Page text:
As the crisis surrounding troubled hospital operator NMC Health Plc deepens, Abu Dhabi is turning to Mubadala Investment Co. to safeguard the emirate’s reputation among global investors.
The $229 billion wealth fund is considering a potential investment in the United Arab Emirates’ largest private health-care provider as the FTSE 100 company faces an investigation by the UK’s Financial Conduct Authority over allegations of fraud, according to people with knowledge of the matter.
The government is keen to support NMC -- whose shares have been in free-fall since a December report by Muddy Waters Capital LLC -- to prevent further damage to the emirate’s image as a key regional hub for business, some of the people said, asking not to be identified because the talks are private. NMC is also strategic to the region’s nascent health-care industry, they said.
Abu Dhabi is using its sovereign funds and state-related entities to support its most strategic companies as they come under pressure. Last month, the emirate outlined plans for a government-owned utility to rescue struggling Abu Dhabi National Energy Co., known as Taqa. The bailout follows a series of mergers that saw some of its largest banks take over weaker lenders.
‘Too big to fail’
Regional governments “have taken stakes in a number of family-owned ‘too big to fail’ firms requiring restructuring,” said Alissa Amico, managing director of Govern, which studies emerging markets. “If Mubadala decides to acquire a stake in NMC, this investment won’t be without precedent regionally or globally.”
Mubadala itself is the result of a 2017 merger between its predecessor, Mubadala Development Co., and International Petroleum Investment Co., which had gotten caught up in a series of investigations over whether and how money flowed from the Malaysian government’s scandal-ridden 1MDB development company through fraudulent shell companies to corrupt officials.
For Abu Dhabi, NMC played a key role in expanding the emirate’s underdeveloped medical sector and was the first Abu Dhabi company to list shares in the UK capital. The stock jumped almost 20-fold in the following few years, with its market capitalization peaking above $10 billion in August 2018. It’s now worth about $2.5 billion.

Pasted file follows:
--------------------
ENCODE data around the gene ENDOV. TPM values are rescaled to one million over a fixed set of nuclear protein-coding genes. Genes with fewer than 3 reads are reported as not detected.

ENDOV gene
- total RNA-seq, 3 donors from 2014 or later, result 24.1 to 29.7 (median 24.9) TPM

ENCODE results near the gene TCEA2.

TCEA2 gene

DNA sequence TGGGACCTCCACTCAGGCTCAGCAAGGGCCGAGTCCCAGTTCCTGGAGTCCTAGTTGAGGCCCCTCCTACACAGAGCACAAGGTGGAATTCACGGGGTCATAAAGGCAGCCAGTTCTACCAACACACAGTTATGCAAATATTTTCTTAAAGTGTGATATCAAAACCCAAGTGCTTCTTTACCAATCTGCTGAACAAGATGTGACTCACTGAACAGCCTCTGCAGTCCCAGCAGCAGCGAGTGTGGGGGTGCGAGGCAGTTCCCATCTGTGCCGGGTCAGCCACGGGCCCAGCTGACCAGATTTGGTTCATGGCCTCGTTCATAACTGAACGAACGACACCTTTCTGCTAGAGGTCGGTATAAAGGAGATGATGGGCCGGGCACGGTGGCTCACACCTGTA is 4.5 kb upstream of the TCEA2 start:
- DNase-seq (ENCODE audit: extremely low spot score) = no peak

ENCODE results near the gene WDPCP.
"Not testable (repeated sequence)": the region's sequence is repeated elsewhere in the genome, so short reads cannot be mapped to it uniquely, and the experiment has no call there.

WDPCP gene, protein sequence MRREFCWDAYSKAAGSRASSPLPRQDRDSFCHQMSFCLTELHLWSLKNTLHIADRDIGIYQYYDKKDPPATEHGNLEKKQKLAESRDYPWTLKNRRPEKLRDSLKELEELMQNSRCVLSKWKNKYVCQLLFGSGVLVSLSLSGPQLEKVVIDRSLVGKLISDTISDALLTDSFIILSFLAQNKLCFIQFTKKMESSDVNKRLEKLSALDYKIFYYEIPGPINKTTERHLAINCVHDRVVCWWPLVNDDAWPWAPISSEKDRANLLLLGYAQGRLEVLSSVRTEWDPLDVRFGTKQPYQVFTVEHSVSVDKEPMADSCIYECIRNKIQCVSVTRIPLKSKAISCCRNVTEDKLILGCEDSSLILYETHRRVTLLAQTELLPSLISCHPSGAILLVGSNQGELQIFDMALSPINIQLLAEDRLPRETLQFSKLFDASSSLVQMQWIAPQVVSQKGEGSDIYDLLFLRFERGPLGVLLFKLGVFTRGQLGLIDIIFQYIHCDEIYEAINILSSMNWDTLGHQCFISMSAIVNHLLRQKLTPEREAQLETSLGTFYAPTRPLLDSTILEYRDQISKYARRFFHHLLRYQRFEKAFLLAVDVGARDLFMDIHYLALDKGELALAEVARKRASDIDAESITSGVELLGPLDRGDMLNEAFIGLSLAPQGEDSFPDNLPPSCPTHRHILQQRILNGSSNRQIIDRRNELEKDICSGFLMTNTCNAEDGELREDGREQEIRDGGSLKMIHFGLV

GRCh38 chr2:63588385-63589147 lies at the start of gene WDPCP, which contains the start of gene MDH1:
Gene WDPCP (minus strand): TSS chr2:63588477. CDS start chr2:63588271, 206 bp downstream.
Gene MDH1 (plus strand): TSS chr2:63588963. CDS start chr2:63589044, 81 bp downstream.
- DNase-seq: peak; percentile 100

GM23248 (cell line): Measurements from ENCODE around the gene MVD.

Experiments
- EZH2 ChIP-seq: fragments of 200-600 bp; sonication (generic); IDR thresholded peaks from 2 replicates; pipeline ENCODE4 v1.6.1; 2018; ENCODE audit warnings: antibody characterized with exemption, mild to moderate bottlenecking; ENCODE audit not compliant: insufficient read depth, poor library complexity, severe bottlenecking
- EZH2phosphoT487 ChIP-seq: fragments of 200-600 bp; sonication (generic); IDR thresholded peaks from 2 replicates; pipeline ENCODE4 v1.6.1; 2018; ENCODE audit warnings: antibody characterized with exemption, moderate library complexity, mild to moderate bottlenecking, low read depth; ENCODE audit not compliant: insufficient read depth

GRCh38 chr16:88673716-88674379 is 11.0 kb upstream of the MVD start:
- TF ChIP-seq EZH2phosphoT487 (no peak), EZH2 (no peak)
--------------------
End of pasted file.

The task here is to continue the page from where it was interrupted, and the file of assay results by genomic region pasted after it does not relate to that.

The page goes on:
Mubadala’s potential interest in NMC comes after Muddy Waters alleged that the company had overpaid for assets, inflated cash balances and understated debt. The company has said the allegations are baseless, but in January hired former FBI Director Louis Freeh to investigate.
Aside from Mubadala, investors linked to Italian hospital operator Gruppo Ospedaliero San Donato SpA have said they’re studying a possible offer for the company and are working with financial advisers. KKR & Co has said it’s not making an offer for the business after NMC said it received an approach from the buyout firm.
Mubadala has held early discussions to look at a range of options for NMC, including buying a stake and taking a board seat, according to the people. While discussions are ongoing, there can be no guarantee of a transaction given the complex issues facing the company, they said. Representatives for Mubadala and NMC declined to comment.
The sovereign fund is also seeking to expand into health care as part of Abu Dhabi’s efforts to diversify its economy by turning oil revenue into profitable investments. It’s in talks to buy Jadwa Investment Co.’s health-care assets in the United Arab Emirates, people familiar with the matter said last month.